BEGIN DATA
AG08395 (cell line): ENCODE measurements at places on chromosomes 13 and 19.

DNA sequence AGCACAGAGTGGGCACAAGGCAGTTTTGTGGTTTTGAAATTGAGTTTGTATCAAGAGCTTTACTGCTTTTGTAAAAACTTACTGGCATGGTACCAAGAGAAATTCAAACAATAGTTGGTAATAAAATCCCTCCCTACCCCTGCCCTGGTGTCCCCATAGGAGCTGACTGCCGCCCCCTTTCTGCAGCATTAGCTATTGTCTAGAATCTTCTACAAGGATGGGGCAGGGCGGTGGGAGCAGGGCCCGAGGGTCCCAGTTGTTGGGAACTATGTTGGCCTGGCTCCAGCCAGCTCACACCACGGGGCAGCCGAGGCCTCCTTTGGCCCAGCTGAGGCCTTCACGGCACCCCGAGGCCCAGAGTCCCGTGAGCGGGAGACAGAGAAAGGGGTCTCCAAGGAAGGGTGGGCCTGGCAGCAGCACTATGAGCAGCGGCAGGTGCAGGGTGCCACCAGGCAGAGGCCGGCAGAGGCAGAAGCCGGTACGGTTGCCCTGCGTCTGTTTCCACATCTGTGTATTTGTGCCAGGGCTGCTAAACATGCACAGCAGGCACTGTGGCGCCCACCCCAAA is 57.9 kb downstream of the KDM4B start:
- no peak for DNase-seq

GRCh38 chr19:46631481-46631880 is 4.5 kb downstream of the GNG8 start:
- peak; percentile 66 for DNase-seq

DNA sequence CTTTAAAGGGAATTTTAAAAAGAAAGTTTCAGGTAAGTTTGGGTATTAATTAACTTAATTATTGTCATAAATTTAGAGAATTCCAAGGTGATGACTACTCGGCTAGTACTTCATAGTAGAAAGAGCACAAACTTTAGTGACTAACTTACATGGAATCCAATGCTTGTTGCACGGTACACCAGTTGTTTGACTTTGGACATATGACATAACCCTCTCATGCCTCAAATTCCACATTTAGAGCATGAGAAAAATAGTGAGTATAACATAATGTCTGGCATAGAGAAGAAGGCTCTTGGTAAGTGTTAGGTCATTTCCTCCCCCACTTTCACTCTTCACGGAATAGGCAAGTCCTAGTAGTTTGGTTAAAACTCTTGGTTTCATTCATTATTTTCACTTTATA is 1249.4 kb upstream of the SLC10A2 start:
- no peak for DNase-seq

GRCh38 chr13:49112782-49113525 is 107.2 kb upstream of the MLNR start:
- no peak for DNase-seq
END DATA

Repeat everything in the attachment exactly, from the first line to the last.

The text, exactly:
AG08395 (cell line): ENCODE measurements at places on chromosomes 13 and 19.

DNA sequence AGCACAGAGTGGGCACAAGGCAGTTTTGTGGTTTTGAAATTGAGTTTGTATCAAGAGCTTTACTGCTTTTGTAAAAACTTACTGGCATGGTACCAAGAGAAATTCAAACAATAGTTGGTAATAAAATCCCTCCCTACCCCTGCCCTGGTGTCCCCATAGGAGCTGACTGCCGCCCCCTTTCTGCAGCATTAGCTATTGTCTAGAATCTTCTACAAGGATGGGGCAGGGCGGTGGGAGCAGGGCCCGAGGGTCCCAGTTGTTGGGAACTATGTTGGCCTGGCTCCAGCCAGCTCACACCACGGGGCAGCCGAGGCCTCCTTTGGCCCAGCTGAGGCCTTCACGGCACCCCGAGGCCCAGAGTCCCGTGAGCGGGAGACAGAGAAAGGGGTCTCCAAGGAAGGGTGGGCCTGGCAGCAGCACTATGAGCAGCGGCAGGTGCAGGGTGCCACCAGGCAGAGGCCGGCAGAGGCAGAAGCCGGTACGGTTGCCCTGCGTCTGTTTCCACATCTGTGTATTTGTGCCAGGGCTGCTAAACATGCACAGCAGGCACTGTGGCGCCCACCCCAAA is 57.9 kb downstream of the KDM4B start:
- no peak for DNase-seq

GRCh38 chr19:46631481-46631880 is 4.5 kb downstream of the GNG8 start:
- peak; percentile 66 for DNase-seq

DNA sequence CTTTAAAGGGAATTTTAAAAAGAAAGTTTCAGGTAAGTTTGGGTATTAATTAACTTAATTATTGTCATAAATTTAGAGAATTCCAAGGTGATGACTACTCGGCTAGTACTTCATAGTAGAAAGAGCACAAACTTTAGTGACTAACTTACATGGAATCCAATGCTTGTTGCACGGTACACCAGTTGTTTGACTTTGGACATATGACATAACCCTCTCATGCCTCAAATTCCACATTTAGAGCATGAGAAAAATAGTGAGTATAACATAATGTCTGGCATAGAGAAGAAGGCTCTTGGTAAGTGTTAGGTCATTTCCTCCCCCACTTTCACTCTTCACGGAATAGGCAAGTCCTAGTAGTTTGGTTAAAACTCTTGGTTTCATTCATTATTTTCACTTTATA is 1249.4 kb upstream of the SLC10A2 start:
- no peak for DNase-seq

GRCh38 chr13:49112782-49113525 is 107.2 kb upstream of the MLNR start:
- no peak for DNase-seq